More from Richards:

Then we get Stephen Barr offering his private definition of “chance.”

It is possible to believe simultaneously in a world that is shaped by chance and one following a divine plan. “God is in charge and there’s a lot of accident,” said Barr, also a Catholic. “It’s all part of a plan. . . . God may have known where every molecule was going to move.”

What does Barr really believe? He believes that what science shows is that nature created life without any interference by an intelligent agent. Barr then offers believers his subjective pious God-talk to reassure them that evolution is compatible with religion. He has a personal belief – NOT BASED ON SCIENCE – that the material processes that created all of life are “all part of a plan”. He cannot demonstrate that from science – it’s his faith commitment. And more speculations: “God may have known…”. He can’t demonstrate that God did know anything from science. He is just offering a personal opinion about what God “could have” done. The purpose of these subjective opinions is to appease those who ask questions about what natural mechanisms can really create. Can natural causes really account for the development of functional proteins? Never mind that – look at my shiny spiritual-sounding testimony!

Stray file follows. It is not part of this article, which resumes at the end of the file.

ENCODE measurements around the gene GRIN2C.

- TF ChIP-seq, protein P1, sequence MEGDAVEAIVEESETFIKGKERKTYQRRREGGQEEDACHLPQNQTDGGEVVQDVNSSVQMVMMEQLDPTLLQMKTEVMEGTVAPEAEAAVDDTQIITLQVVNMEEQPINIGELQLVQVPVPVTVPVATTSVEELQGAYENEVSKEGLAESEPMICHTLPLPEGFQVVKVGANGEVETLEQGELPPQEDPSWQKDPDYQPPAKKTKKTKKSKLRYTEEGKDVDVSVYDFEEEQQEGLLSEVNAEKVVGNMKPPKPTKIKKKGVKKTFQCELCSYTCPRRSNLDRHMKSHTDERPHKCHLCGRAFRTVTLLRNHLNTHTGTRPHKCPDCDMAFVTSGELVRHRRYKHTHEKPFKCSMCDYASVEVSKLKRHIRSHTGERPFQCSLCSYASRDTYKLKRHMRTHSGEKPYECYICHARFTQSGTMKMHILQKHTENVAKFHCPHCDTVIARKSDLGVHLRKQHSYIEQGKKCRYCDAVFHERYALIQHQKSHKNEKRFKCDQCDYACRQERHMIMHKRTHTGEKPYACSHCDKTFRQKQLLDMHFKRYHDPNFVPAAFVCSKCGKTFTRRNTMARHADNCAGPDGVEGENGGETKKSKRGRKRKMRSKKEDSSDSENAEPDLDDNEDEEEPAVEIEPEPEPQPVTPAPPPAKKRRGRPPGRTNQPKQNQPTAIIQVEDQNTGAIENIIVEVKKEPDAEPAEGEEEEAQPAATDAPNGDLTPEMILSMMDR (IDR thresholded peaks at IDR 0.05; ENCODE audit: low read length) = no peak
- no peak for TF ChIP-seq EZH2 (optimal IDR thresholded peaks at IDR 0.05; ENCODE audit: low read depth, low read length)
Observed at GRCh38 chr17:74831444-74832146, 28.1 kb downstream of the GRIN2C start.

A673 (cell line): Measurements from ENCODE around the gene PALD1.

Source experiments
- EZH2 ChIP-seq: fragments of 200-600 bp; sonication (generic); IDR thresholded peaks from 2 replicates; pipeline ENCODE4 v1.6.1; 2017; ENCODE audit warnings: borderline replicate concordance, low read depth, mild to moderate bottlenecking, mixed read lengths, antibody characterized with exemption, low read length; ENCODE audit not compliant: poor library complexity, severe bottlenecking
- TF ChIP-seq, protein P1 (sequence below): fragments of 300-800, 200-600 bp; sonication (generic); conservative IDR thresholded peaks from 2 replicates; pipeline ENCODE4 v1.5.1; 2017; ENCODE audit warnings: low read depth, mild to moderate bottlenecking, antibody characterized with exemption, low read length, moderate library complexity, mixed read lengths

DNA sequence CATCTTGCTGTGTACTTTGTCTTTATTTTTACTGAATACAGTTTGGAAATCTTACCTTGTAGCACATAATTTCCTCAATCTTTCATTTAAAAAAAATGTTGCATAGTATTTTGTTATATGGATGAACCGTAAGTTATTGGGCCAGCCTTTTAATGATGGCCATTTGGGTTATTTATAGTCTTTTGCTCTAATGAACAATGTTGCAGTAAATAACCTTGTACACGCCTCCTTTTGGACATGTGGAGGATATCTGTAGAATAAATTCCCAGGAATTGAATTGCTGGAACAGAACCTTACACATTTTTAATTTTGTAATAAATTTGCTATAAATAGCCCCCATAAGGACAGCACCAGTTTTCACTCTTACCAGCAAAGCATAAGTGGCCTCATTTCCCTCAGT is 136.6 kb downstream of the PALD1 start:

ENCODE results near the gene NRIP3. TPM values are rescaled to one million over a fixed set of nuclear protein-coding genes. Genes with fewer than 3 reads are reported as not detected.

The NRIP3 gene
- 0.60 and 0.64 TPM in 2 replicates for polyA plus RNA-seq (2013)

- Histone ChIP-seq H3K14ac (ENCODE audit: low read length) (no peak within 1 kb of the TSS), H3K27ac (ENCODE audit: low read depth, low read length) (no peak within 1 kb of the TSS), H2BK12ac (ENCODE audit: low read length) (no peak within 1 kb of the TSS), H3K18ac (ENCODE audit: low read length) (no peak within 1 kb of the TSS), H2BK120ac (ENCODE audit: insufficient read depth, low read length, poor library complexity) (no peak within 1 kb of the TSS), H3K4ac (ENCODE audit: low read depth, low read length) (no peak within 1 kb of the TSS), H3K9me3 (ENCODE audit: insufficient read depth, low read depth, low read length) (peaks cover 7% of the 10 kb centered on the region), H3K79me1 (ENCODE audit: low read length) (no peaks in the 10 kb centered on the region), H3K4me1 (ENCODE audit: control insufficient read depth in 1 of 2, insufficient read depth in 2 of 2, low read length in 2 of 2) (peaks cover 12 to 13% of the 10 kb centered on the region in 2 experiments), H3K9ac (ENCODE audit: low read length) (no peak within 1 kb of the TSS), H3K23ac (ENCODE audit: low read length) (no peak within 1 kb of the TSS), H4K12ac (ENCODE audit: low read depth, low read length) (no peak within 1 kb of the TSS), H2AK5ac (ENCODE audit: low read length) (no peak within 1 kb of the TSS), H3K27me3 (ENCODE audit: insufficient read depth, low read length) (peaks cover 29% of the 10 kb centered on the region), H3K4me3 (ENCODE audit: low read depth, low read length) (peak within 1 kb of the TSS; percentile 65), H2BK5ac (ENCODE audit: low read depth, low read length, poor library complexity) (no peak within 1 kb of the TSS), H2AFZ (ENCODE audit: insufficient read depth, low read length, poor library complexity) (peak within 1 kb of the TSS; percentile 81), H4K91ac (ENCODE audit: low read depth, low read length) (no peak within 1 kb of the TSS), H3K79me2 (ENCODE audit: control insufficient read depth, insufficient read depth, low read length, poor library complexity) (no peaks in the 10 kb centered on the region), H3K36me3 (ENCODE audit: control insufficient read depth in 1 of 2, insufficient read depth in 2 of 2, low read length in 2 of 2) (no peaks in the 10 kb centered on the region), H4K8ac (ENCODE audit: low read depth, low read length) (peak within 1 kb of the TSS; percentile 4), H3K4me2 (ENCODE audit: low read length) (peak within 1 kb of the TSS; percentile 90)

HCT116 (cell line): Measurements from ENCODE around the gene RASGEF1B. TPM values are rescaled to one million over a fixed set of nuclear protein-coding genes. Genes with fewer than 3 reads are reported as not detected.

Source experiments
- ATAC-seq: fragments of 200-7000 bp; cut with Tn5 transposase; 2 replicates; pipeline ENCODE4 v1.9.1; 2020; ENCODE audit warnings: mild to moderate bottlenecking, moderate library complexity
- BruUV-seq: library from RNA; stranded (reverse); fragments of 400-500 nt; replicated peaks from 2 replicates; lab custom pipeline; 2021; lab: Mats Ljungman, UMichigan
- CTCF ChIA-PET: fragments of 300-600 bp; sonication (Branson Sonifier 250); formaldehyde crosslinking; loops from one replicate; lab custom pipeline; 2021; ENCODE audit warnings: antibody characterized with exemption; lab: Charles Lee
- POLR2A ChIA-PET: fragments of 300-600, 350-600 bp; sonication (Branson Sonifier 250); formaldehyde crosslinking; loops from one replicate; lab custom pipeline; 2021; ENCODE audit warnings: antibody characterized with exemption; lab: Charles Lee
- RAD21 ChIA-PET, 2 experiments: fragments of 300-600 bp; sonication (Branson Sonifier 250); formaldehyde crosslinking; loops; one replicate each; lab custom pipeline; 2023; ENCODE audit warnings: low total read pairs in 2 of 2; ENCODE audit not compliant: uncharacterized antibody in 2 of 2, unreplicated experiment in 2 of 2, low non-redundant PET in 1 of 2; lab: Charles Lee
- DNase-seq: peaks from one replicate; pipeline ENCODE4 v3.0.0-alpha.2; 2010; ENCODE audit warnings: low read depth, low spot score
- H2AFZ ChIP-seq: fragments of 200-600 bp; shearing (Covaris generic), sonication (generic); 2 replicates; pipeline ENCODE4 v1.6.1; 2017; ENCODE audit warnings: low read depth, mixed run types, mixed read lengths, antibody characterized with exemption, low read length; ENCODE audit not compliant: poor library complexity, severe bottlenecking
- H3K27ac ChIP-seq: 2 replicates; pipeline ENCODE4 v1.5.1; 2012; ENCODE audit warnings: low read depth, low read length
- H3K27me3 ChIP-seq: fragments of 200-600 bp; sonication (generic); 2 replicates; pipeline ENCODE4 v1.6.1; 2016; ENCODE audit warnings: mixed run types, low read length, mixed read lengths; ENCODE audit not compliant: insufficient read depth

That’s theistic evolution. What really happened is that no intelligent causes are needed to explain life. What they say is “God could” and “God might” and “I believe” and “I attend this church” and “I received a Christian award” and “I believe in miracles too”. None of these religious opinions and speculations are scientifically knowable – they are just opinions, speculations and biographical trivia. Atheists and theistic evolutions agree on what science shows about the diversity of life – intelligent causes didn’t do anything.